Rebecca S., Here…
Last night my six-year old son E and I saw the next high flying adventure of Dusty Crophopper in ‘Planes 2‘. He was so excited to see the movie since he loved the first film . There are a lot of things to like about this movie, such as the theme of bravery, the old saying that you can be anything (the continuing theme from the first movie), and that sometimes you have to follow instructions even when you don’t want to, which are important things for children and adults to remember.
Dusty has to accept that he can’t continue racing, due to a failing part that cannot be replaced. Thus, he does what he can to save his town by becoming a certified firefighter. The responsibility is never shrugged off by the other characters and is always treated as seriously as it should be. It’s a dangerous job and they let you know it from the first frame of the film, which is a title card dedicated to firefighters around the world who risk their lives to save the lives of others. The humor is integrated well between childish fart jokes and the more adult humor, which is always hard to pull off, but there wasn’t as much real humor as the movie seemed to hope for. E particularly enjoyed all the firefighting and learning about all the different jobs rescue workers can have. It was honestly a pretty educational film. The music is also perfectly paired with each scene and never has AC/DC’s Thunderstruck been used so perfectly. I was asked to put it on my iPod as we were leaving the theater.
Unfortunately, I found more things to dislike than to like in the film. The animation is lovely, because- hey- it’s Disney, but the 3D is nauseating in places. Near the beginning of the movie, Dusty is flying around as you’re in his point of view through twists and turns, which sounds fun in theory, but in 3D, nothing ever seems to come in focus and it can cause motion sickness. Sadly, the 3D was a problem for most of the film, as if the planes were moving faster than your eye could keep up with and so it always seemed slightly off. The “bad guy” of the film (not including the fire), was Cad Spinner. He isn’t so much bad as he is ignorant, self-absorbed and annoying. E said he was “not very fun to watch.” Bad guys should always be bad and they should always be interesting to watch: Darth Vader, Lord Business, Ursula the Sea Witch- all so great at being evil.
While Dusty is in training, the lead ranger is injured and his second in command has to take over, which is Windlifter (the beautifully voiced Wes Studi), who always knows the way the fire will move, even before the reports come in on the radio, and is great at his job. He is also pigeonholed into being the Native American who tells old tribal stories, which no one understands. Nobody in the film can seem to comprehend what he is talking about and, because of their inability, they make him the butt of their jokes. It’s clichéd, tired and something I would have hoped that Disney would be above doing. I was wrong. E commented that he didn’t understand why Dusty and his friends laughed at Windlifter, since he was always right, they “should really just put on their listening ears.” From the mouths of babes.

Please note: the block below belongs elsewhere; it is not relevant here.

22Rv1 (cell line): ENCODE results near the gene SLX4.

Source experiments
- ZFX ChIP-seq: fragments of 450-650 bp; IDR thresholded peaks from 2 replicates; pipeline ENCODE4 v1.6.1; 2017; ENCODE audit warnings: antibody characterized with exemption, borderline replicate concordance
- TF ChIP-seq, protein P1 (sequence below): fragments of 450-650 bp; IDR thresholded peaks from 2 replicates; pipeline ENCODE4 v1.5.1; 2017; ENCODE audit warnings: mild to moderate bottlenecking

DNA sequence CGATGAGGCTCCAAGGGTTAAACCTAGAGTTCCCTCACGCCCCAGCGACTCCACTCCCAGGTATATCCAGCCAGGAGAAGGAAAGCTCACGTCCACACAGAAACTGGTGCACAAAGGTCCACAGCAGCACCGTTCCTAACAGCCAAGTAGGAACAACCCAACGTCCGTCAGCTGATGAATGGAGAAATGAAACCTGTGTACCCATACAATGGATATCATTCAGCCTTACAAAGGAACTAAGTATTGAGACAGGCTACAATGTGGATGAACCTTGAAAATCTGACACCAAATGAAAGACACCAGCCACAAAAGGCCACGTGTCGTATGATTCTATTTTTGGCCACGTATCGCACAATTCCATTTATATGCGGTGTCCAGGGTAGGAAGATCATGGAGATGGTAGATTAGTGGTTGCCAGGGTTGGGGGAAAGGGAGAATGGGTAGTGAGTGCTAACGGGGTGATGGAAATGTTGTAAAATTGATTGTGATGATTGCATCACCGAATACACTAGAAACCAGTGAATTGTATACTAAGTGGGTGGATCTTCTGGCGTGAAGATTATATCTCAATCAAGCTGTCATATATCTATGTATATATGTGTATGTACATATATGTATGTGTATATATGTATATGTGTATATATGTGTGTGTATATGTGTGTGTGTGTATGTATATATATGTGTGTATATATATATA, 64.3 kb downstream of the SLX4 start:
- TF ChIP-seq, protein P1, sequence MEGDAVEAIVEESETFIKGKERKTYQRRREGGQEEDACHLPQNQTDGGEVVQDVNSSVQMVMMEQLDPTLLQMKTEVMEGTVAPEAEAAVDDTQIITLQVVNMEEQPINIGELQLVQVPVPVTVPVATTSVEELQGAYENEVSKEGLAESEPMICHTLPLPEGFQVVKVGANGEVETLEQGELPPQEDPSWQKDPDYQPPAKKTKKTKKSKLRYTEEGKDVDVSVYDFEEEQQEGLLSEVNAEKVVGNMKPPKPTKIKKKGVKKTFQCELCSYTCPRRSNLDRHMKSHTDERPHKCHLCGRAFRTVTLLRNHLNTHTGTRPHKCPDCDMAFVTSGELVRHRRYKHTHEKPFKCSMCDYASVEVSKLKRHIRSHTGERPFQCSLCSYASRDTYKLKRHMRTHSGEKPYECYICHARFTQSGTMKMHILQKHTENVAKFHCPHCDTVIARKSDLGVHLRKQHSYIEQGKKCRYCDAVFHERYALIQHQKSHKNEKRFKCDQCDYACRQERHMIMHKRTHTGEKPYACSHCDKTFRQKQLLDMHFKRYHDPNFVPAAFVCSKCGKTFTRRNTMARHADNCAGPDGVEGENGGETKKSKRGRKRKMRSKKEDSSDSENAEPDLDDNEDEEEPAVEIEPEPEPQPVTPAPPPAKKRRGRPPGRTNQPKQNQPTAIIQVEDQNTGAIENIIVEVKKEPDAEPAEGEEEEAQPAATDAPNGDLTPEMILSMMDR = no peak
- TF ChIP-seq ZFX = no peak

There are 2 strong female rolls in the movie. Dottie and Lil’ Dipper. Dottie is Dusty’s mechanic and while she is called “the best” after giving Dusty the news that he will never race again, she is talked over while trying to give him the news. Nearly a dozen times, she tries to talk to Dusty and his friends, but they repeatedly dismiss her. She even calls Dusty out herself saying “you’re not even listening to me.” It went from being ‘I’m not listening to news I don’t want to hear’ to being rude.
When Dusty leaves town to get his firefighter training (which you would think he would need to be in good condition to become a firefighter, but apparently not), he meets a new plane, which is a lady firefighter named Lil’ Dipper. While she is completely competent at her job (which is nice), she is also portrayed as somewhere between a rabid fangirl and stalker, having followed Dusty’s career in racing. Nearly jumping him at their first hello, peeping in the window to watch him sleep at night, calling every occasion they are near each other a “date”, putting her wing around him.
Let’s just say there is a lot of unwanted affection coming out of her and it accumulates after the final climax when ((((((((SPOILER ALERT)))))))))) Dusty has just woken in the hospital after a very bad crash and he’s told that Dottie never left his side and instead of a heartfelt thank you from Dusty or her telling him how glad she is that he is okay we get the super close, whisper talk “I like watching you sleep.” Yep that’s not creepy at all. The boys are seen as big, brave, smart, worth listening to (unless you’re Windlifter) and in check of their emotions. The ladies are depicted as juvenile, needy, dumb, stalkers who never have anything valuable to say. When a six year old leans over to you in the movie and says “Dottie’s funny, but kinda scary. I’m glad girls I know aren’t like that” you may have produced a mockery of a woman, not a real woman.
This film is on par with Aladdin 2 and 3 and should have been released direct to video as those movies were. Disney’s new infatuation for the sequel is not panning out for them and I’m ready for them to realize that this is not a relationship worth persuing. While I am sure I will see this at least once more in the theater (because E’s little brother M wants to see it too), and I’m sure that he will love it as well (because, let’s be honest, fire), I am not looking forward to the rewatch.
Your kids will love it if they also loved Cars and Planes. It’s lovely to watch and has a great bravery message but like Cars 2, it’s also a completely unnecessary film.
I give it 1.5 out of 5 Stars, but my son gives it 3 out of 5 Stars, because of fire.
– Rebecca Steinberg